What is it about?

The private enforcement of EU competition law has been in the center of scholarly discourse for almost two decades. Recently, the CJEU, with its ruling adopted in Vantaa v. Skanska and others, opened a new chapter in the history of EU competition law’s private enforcement. The Court held that the conditions of the existence of this right are questions of EU law and should be given an autonomous meaning. The judgment is revolutionary in terms of conceptualization and, as such, it is expected to have a considerable impact on substantive issues in the future. This signals the advent of a uniform regime of European “private competition law,” which limits the role of national rules to the exercise of the right to compensation.

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Why is it important?

The private enforcement of EU competition law has been in the center of scholarly discourse for almost two decades. Recently, the CJEU, with its ruling adopted in Vantaa v. Skanska and others, opened a new chapter in the history of EU competition law’s private enforcement.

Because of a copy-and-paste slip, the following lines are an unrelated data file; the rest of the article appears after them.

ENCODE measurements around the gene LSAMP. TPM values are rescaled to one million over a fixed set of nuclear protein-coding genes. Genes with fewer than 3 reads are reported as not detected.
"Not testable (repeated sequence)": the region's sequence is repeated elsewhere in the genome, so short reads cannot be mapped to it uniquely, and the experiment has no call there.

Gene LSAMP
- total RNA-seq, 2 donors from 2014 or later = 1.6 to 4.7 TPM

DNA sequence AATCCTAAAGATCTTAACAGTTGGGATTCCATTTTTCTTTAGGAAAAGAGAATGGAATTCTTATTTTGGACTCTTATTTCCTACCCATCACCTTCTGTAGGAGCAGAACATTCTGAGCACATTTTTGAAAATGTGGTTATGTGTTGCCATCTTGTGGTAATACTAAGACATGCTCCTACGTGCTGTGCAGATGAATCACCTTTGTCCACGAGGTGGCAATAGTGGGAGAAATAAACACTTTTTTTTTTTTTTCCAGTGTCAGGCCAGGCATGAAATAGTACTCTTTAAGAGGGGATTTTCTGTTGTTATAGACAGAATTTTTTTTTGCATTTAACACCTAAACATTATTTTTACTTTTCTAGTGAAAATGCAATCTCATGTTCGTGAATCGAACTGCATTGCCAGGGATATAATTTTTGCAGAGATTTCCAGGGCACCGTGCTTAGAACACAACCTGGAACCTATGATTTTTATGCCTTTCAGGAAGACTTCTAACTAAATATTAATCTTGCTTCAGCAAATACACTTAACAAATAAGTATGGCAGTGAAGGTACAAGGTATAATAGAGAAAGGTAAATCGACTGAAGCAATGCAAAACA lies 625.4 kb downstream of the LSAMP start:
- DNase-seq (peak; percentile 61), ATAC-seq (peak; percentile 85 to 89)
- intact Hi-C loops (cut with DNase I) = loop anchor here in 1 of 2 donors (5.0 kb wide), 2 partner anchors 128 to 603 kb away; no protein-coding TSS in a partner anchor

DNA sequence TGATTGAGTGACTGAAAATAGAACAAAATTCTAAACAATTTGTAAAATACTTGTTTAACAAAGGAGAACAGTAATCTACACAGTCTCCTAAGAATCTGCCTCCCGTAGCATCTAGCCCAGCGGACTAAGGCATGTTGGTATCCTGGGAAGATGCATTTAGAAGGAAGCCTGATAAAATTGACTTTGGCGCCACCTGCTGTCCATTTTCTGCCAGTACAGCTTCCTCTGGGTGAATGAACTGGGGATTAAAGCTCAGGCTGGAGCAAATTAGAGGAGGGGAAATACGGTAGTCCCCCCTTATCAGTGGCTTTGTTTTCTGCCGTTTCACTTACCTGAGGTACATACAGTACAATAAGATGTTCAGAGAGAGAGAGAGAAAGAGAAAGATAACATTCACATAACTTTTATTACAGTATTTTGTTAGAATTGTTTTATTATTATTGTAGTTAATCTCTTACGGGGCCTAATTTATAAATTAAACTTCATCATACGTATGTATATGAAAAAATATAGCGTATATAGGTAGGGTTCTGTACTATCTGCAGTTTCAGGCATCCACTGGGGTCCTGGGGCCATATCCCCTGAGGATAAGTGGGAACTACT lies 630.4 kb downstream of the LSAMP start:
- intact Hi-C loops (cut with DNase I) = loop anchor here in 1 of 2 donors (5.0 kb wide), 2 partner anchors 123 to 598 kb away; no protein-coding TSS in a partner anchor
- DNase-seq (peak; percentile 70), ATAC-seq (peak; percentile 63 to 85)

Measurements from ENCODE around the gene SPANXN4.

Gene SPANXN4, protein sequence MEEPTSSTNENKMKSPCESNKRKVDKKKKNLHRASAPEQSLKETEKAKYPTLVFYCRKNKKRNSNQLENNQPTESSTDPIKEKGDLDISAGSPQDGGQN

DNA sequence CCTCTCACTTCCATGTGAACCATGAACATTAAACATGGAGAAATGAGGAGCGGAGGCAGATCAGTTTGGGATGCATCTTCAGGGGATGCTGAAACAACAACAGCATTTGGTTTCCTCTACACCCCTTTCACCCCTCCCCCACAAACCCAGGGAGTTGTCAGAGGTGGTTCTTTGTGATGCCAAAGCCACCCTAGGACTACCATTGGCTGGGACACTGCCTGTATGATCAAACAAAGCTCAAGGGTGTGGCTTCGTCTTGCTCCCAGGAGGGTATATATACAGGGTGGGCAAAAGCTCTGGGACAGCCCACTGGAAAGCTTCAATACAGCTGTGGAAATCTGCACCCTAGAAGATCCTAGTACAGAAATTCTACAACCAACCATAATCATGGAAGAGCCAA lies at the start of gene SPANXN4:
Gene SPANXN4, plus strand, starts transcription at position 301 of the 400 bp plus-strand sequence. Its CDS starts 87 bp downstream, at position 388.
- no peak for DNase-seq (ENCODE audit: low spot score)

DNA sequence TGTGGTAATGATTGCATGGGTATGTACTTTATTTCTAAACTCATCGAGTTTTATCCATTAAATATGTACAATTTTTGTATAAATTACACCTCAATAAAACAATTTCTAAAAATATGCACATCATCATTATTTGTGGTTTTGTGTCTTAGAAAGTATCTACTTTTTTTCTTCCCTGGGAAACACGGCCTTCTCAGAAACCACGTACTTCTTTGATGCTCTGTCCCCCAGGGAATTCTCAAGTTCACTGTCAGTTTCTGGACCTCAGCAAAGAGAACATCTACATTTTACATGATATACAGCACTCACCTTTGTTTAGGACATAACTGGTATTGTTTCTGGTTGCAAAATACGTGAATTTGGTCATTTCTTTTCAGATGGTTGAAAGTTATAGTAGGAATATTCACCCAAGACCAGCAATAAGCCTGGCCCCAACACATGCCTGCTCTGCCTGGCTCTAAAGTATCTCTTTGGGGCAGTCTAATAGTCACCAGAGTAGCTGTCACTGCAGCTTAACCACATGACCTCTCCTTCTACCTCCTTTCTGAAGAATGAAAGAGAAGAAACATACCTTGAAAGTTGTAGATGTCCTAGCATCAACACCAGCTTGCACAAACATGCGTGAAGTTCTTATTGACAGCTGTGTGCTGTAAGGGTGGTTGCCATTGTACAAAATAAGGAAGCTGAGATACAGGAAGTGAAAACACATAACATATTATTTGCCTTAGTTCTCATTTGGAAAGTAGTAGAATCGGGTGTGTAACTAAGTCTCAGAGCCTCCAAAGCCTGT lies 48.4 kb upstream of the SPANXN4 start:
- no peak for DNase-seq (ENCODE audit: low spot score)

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The ruling in Vantaa v. Skanska signals the advent of a uniform regime of European “private competition law,” which limits the role of national rules to the exercise of the right to compensation.

Csongor Istvan Nagy
University of Szeged

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This page is a summary of: Has the time come to federalize private competition law? The autonomous concept of undertaking in the CJEU's ruling in Case C-724/17 Vantaa v. Skanska: Case C-724/17 Vantaan kaupunki v. Skanska Industrial Solutions Oy and Others, EU:C:2019:204, Maastricht Journal of European and Comparative Law, October 2019, SAGE Publications, DOI: 10.1177/1023263x19875354.
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